- Even if you support abortion, that’s not an argument for dumping pathological medical waste in the water supply until required to stop.
√ A key “expert” selected has a personal and family connection to pushing abortion. Choosing an abortion supporter to explain the environmental issues of abortion is like asking Big Tobacco to explain cigarette-related lung cancer. The incentive just isn’t there to do it properly.
- Nathan Donley, environmental health science director for the Center for Biological Diversity, is quoted extensively in the article, talking about concerns for pharmaceuticals in general, but not abortion drugs in particular, but he is not a detached scientist. In fact, he has ties to those supporting Chemical Abortion Pill use and distribution.
- His employer, The Center for Biological Diversity, actively supports abortion, as noted in a statement from October 2021 on their website, where it’s written: “Social and reproductive justice are also environmental justice. The Center for Biological Diversity denounces all attempts to deny people access to safe and legal abortions.”
- Donley writes about his support for abortion in his personal life choices, a sentiment his sister shares, at the New York Times.
- Donley’s sister also advocates directly in the New York Times for President Joe Biden to do more to promote Chemical Abortion Pill use.
√ Tom Young, a civil and environmental engineering professor at the University of California, Davis, tries to have it both ways on problems with the water, arguing that environmental concerns regarding pharmaceuticals in general are valid, but not regarding abortion industry pharmaceuticals. Which is it?
From Young: “Wastewater fate is usually never part of pharmaceutical assessment,” he said, “but there’s been decades of research by people like me who have documented all the chemicals present in wastewater.”
- An FDA checklist related to Chemical Abortion pills and included in an FDA report from 2016 shows that in fact, an environmental assessment is part of the process, though not marked complete in documents seen here.
- Earlier, the FDA did not do an independent environmental assessment of the abortion drug but did put a cover memo on a 1996 report from the Population Council assessment. That also was part of the materials offered to PolitiFact, even if Young did not seem aware of it.
√ PolitiFact points to a researcher whom they report as saying his study doesn’t quite address concerns over what’s in the water and the need for testing. Many studies are cited in SFLA’s citizen petitions found here. But consider the information as published in the report featured by PolitiFact.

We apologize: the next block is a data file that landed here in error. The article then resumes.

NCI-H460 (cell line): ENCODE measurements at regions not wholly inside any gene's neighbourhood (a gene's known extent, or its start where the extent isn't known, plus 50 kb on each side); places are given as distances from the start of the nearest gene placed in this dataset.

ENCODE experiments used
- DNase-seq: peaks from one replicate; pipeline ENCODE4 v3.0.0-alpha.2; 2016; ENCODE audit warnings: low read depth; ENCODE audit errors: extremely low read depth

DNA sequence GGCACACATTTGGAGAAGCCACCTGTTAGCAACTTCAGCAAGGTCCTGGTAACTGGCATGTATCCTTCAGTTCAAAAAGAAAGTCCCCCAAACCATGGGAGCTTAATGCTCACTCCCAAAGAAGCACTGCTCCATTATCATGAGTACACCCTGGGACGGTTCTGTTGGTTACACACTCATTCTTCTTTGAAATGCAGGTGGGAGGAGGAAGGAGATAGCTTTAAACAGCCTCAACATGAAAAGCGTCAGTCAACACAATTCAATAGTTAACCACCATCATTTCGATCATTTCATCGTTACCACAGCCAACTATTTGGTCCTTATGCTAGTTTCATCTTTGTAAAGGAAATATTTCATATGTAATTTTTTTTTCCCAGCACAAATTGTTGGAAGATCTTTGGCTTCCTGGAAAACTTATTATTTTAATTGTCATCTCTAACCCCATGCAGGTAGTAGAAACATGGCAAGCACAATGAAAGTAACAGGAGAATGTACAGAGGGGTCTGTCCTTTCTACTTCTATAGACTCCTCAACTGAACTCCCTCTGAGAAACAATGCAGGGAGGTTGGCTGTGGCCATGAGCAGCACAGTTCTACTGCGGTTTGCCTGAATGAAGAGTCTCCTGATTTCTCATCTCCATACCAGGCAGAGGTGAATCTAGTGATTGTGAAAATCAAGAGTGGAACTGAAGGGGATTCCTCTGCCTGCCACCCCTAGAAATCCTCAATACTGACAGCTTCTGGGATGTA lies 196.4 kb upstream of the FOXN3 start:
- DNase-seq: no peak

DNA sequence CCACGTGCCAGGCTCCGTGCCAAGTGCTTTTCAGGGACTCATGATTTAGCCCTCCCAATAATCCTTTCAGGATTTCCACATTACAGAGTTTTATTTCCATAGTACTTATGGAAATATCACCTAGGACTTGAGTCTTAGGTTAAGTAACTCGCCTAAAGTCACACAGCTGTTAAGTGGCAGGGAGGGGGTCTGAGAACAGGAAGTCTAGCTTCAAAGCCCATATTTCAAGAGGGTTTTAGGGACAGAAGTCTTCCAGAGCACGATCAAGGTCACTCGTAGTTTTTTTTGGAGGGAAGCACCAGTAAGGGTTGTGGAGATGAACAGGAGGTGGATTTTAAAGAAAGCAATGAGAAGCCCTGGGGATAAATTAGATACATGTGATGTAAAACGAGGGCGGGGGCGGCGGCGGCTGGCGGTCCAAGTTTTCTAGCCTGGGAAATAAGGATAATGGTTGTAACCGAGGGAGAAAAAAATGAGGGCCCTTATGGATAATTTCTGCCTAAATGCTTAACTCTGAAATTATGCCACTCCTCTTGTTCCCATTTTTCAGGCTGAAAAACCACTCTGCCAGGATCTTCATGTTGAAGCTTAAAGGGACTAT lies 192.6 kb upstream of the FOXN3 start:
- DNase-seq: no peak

- From the report itself: “Vast numbers of xenobiotics are known still to be present in treated municipal wastewater treatment plant (WWTP) effluents. Some of these possess endocrine-disrupting potency and pose risks for exposed aquatic animals. We searched for 17 potential environmental contaminants having affinity to the progesterone receptor … We showed the presence of target compounds and (anti-) progestagenic activities in municipal wastewater and surface water … Progestagenic activities were detected in all effluents and ranged from 0.06 to 0.47 ng/L of reference compound ORG 2058 EQs (a synthetic progestin equivalents), thus indicating incomplete removal of progestins during wastewater treatment processing. This activity poses a continuing risk for the aquatic environment.” Emphasis added.
√ Environmental justice warriors declined to denounce this effort, perhaps because they are taking a look at FDA failures as SFLA is?
- In the article: “Environmental law groups did not respond to PolitiFact’s questions about whether the FDA failed to adequately test for mifepristone-related environmental harms.”
Students for Life has called on animal rights and environmental groups to join us in our call for clean water. Click here to read: Students for Life of America Challenges PETA “to join our efforts to protect the environment and endangered species by stopping the practice of dumping medical waste” from Chemical Abortion Pills
Other facts not included by PolitiFact:
When then President Bill Clinton forced Chemical Abortion Pills onto the U.S. market, strong assurances were made about how the pills would be used and how they would impact both women and the environment. (Though little was said about the latter at that time.)
Associated Press Article: FDA Approves Abortion Pill, Thursday, Sept. 28, 2000; 11:57 a.m. EDT, by AP Medical Writer, Lauren Neergaard. Article includes many assurances and descriptions of health and safety standards that are all gone today.
Chemical Abortion Pills were politicized from day one, as our then President and so-called health experts and HHS and the FDA pressured a foreign company to bring deadly drugs to the U.S. when that company was reluctant.
A 98-page Harvard University paper, The Life of the Abortion Pill in the United States, details the political pathway that the drug combination used in Chemical Abortion Pills took to arrive in the U.S., a path so complicated that in the end the manufacturer of the drug “Roussel-Uclaf granted all of the pill’s patent rights and technology, for use in the United States, to the Population Council without remuneration. In return, Roussel-Uclaf rid itself from any liability from product liability claims.” This was accomplished by intense political pressure – not women’s need. In fact, “(a)lthough it took a long year of negotiations, President Clinton, the Department of Health and Human Services, and the FDA succeeded in their efforts to encourage Roussel-Uclaf to help make medical abortion with mifepristone a reality for American women.”